Here’s something you probably already know:
Being active on a regular basis keeps your body young and fit. Even some vigorous housework can improve your physical health as much as a session at the gym!
Regular physical activity also promotes good mental and emotional well-being. That’s a pretty well-accepted idea.
There’s nothing like a good, brisk walk in the fresh air to help reclaim your afternoon and get things done, despite that “2:00 slump.”
Aerobic exercise and strength training have been shown to help with depression and anxiety. And even those “down-in-the-dumps” days we all experience from time to time can be cut almost in half with just two hours of exercise a week!
Surprisingly, though, it seems that the relationship between exercise and well-being, both physical and emotional, travels in both directions.
Those who exercise are happier, healthier and more emotionally stable. But recent research reveals that if you are mentally and emotionally healthy, you will be far more likely to continue the physical activity that will keep you that way well into old age.
In a recent Finnish study, the Jyväskylä Longitudinal Study of Personality and Social Development, researchers took a closer look at the relationship between physical activity and mental and emotional well-being, particularly in middle-age.
They wanted to find out whether leisure-time physical activity (LTPA) was a predictor of mental well-being at age 50, or if it was the factor that promoted that mental well-being.
They also distinguished among several types of well-being, and were interested in finding out whether specific leisure-time physical activities were associated with each:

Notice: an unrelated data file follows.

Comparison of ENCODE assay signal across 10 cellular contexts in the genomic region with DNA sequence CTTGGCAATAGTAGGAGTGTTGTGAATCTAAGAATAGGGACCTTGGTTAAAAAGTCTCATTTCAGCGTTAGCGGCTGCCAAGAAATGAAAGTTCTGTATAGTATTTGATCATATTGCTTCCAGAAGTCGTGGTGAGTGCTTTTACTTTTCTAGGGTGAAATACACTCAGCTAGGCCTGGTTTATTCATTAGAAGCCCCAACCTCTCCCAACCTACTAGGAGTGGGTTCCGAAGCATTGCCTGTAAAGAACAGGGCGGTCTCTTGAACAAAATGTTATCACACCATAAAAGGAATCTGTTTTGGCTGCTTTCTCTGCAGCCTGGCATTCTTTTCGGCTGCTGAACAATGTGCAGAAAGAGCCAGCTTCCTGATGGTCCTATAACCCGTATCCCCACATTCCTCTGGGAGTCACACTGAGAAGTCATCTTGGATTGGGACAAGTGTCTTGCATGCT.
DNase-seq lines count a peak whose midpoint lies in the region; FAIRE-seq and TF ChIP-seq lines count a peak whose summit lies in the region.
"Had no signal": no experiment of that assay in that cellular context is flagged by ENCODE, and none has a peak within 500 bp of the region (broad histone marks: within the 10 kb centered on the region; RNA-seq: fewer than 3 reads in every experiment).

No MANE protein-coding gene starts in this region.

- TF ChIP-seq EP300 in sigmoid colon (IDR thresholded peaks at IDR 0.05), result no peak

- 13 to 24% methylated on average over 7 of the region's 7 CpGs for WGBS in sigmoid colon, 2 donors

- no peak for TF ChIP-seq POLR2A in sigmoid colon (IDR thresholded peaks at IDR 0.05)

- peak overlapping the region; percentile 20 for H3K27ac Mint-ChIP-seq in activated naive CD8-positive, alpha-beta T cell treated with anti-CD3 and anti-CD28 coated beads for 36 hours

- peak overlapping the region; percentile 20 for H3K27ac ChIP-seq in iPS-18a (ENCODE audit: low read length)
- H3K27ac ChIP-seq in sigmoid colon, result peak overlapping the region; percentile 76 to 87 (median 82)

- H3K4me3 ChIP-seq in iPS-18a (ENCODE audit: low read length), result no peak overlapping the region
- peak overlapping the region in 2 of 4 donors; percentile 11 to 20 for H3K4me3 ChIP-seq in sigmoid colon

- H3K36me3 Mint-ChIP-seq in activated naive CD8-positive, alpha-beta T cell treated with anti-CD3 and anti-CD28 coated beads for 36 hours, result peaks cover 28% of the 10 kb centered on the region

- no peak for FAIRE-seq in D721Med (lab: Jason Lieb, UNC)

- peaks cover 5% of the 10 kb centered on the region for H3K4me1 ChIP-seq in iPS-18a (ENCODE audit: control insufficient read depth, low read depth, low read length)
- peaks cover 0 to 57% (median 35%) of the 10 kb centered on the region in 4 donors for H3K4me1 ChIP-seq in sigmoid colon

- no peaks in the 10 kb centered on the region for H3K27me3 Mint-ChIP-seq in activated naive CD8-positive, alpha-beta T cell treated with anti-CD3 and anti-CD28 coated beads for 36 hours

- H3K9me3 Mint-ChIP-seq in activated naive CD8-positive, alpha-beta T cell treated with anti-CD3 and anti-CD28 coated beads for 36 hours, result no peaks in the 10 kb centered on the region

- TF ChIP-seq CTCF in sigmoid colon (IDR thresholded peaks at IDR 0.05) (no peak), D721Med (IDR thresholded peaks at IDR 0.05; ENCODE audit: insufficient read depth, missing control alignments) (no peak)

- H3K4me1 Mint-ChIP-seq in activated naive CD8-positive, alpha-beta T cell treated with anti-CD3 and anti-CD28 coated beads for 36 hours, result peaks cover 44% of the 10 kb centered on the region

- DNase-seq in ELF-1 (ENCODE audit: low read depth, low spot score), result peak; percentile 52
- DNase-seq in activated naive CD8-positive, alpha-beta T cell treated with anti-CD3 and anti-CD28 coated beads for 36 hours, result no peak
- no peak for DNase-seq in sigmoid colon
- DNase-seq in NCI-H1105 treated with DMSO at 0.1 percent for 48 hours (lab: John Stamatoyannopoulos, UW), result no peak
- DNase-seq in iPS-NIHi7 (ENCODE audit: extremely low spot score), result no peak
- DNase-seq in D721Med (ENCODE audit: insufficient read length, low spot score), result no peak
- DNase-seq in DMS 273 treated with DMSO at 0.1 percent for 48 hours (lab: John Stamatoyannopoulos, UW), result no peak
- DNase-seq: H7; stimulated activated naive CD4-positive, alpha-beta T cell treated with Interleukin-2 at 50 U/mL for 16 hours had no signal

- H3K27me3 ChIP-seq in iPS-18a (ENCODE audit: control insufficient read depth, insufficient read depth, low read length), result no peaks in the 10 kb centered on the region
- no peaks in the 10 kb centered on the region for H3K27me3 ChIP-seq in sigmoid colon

The researchers gathered data from participants at age 42 and again at age 50. What they found surprised them.
Among these particular subjects, LTPA did not predict later mental health. But mental well-being did predict levels of physical activity.
Both men and women with high mental well-being at age 42 were more physically active at age 50, compared with those who got lower mental well-being scores at age 42.
The other finding of this study was that three separate types of LTPA — walking, rambling in nature, and endurance training — were associated with different aspects of emotional and mental health.
Walking appeared to be connected to emotional well-being, while rambling in nature seemed to promote social well-being. Endurance training was a predictor of participants’ later self-evaluation of their overall health, both physical and mental.
Interestingly, among men, rambling in nature was also associated with their later subjective assessment of their physical health.
To explain this last fact, the researchers raise the question of whether “rambling in nature” means a more focused activity to men, and a more leisurely, contemplative activity to women.
The important takeaway here is that the relationship between physical and leisure activity, and mental and emotional well-being, is actually a continuous cycle.
It’s not that exercise will make you happier, although it can.
It’s not that feeling more positive will get you out and moving more, although it will.
The real significance of this study is that you can enter at any point in the cycle and start moving toward both better physical health and greater emotional well-being.
What’s more, you can make it far more likely that you will still be engaging in those activities that foster your health well into middle age and beyond.
Many people slow down as they reach their middle years. In their forties, work and career responsibilities often cause people to put exercise last on the list.
And in your fifties, especially if you haven’t exercised regularly, it can be physically more difficult to get moving.
The good news is that any step you take is one step closer to both physical and mental health well into your golden years.
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